Smoked Haddock Kedgeree is a simple Indian rice dish, popularised in Britain during the 19th Century. Though fundamentally a breakfast dish, kedgeree makes a great, quick comfort meal any time of the day.
As with most popular dishes of this nature there are innumerable variations, most of them not particularly frugal. Quite frankly, 600g of fish between four, or even six, is unnecessary.
There are so many interesting elements to kedgeree, that it seems a shame to allow smoked haddock to swallow them whole. Flavoured relatively lightly with cumin and fennel and punctuated with quarters of eggs somewhere between soft and hard boiled, kedgeree is a surprisingly delicately balanced dish.
At its roots kedgeree, at least in Britain, is a frugal dish in much the same way bubble and squeak is. Particularly fashionable in the Victorian period, it would be made of yesterday’s leftovers, using up food that might otherwise go to waste.
Smoked Haddock Kedgeree
- 300g smoked haddock
- 2 bay leaves
- 200g basmati rice
- 4 large eggs
- 2 tbsp oil
- 1 large onion, finely chopped
- 2 cloves of garlic, mashed
- 2 whole dried red chillies
- 2 tsp cumin seeds
- 1 tsp fennel seeds
- ½ tsp ground turmeric
- ½ tsp salt
- juice of 1 lemon
- a handful of coriander, finely chopped
- Place the smoked haddock, along with 500ml of boiling water and 2 bay leaves in a pan to simmer, lid on, for 5 minutes. Drain and set the fish aside to cool.
- While the fish is cooking pop the rice on to boil – you can use leftover if you have any – and begin frying the onion in the oil.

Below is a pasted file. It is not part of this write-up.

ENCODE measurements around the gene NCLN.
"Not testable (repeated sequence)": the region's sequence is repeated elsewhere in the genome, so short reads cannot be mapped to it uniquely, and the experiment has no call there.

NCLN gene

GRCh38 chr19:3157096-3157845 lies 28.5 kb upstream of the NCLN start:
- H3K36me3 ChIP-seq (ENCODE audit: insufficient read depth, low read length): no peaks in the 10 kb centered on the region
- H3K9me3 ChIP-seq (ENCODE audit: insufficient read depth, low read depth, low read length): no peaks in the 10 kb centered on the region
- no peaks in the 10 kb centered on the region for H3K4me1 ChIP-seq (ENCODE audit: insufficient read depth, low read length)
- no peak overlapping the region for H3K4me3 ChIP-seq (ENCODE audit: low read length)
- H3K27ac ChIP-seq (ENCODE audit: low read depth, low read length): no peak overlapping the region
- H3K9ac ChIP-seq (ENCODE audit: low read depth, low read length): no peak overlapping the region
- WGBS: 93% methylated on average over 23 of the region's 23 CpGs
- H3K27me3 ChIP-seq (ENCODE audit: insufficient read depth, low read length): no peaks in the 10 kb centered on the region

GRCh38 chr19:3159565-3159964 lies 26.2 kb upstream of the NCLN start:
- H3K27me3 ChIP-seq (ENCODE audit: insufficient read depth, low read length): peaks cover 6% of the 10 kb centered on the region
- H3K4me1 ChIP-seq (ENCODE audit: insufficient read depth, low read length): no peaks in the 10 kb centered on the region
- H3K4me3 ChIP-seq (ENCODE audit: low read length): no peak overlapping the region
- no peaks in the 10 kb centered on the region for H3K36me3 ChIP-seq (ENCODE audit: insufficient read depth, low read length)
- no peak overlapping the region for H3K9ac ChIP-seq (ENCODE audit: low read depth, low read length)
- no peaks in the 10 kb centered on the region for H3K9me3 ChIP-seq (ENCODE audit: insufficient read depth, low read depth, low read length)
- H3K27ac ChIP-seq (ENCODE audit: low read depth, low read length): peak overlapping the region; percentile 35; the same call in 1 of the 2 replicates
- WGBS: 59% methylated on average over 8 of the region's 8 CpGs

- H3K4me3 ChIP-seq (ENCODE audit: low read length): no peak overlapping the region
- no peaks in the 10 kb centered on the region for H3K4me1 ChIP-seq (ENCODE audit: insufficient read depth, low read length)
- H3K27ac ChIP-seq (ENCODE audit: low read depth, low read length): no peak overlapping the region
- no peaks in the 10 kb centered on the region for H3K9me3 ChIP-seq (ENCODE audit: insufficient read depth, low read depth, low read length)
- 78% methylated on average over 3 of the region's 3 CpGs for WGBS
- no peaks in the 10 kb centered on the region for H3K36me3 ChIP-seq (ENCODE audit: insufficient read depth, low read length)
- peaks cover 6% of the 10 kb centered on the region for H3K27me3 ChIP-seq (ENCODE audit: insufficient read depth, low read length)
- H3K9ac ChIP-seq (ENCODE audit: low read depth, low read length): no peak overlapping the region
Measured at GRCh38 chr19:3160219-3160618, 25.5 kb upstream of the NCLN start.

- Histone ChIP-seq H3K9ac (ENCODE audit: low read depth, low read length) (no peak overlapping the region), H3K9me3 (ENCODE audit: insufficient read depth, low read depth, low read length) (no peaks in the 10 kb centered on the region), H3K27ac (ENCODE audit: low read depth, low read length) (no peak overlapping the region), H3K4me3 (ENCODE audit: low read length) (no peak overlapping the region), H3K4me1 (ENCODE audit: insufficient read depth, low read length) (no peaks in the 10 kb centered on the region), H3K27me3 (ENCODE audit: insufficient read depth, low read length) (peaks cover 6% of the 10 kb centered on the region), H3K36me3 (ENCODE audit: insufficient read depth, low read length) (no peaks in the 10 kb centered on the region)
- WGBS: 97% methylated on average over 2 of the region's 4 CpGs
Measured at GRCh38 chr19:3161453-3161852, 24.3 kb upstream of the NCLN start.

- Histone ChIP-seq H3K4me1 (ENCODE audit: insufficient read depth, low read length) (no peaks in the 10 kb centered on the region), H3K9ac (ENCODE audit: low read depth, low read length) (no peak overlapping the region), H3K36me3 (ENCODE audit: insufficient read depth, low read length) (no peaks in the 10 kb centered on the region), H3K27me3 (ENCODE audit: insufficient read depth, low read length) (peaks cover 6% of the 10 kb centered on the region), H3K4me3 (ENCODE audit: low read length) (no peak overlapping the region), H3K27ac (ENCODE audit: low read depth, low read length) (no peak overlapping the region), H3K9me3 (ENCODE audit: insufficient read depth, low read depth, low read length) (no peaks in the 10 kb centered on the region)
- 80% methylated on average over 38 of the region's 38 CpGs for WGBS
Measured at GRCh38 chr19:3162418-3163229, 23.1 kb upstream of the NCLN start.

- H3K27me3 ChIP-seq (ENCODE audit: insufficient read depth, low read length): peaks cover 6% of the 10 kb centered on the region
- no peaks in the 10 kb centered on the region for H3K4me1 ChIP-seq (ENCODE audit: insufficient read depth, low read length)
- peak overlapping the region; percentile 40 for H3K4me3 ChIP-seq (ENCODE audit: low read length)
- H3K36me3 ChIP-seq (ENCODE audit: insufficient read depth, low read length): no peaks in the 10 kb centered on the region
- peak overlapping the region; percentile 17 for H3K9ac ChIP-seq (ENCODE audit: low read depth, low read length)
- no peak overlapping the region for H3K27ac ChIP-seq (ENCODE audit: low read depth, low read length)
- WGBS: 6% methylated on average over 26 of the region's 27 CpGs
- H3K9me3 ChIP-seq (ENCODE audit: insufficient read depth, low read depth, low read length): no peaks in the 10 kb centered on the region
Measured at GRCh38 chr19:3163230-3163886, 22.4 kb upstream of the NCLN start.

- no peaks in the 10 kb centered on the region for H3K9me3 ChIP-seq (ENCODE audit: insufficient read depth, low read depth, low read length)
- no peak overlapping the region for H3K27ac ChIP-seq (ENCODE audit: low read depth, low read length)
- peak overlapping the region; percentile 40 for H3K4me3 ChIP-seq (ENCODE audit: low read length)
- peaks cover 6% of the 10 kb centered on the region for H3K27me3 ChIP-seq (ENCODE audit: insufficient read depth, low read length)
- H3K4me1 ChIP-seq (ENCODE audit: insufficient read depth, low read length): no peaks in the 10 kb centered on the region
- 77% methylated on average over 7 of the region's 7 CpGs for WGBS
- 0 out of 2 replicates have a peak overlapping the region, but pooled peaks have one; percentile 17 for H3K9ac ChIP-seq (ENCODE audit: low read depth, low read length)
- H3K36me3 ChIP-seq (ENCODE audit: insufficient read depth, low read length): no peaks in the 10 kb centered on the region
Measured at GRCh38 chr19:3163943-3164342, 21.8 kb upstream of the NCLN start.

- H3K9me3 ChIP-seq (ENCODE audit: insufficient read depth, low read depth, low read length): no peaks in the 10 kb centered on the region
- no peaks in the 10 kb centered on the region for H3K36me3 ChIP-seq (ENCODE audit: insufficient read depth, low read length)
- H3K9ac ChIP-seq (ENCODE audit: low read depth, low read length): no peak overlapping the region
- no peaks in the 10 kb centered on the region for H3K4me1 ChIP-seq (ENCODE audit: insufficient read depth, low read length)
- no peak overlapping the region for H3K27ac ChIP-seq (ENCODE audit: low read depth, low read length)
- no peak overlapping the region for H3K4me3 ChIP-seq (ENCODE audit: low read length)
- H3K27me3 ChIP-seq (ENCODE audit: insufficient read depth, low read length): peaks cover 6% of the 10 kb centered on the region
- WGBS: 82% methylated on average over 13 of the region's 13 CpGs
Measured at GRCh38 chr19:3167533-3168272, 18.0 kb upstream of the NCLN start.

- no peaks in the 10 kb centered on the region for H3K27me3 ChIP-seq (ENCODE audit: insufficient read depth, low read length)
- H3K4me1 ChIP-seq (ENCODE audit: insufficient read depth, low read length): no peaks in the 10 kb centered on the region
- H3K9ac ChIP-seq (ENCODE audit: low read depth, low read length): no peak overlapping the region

- To the onion add 1 tsp of the whole cumin seeds, followed by the turmeric, garlic and chillies.
- Grind the remaining cumin and fennel and add that to the pan. Pour over a splash of water to keep it moist and cook over a medium heat for 5 minutes.
- Meanwhile, bring your eggs to the boil. Once the water reaches a brisk boil they should take exactly 5 minutes.
- Add the cooked rice to the onions and spices and incorporate thoroughly. Flake the fish and stir half of it through, along with half of the fresh coriander and the salt.
- Transfer the kedgeree to a large serving bowl, scatter over the remaining haddock flakes and coriander.
- Quarter the boiled eggs and push them into the top of the dish. Sprinkle over the lemon juice and serve alone or with flatbread and salad.
Cost: Though this is a recipe with a few more stages than usual, it is simple and the price reflects that. Smoked haddock is a relatively inexpensive fish, and eggs seem to be getting cheaper and cheaper.
All told, this delicious recipe for smoked haddock kedgeree should set you back no more than £4.50.
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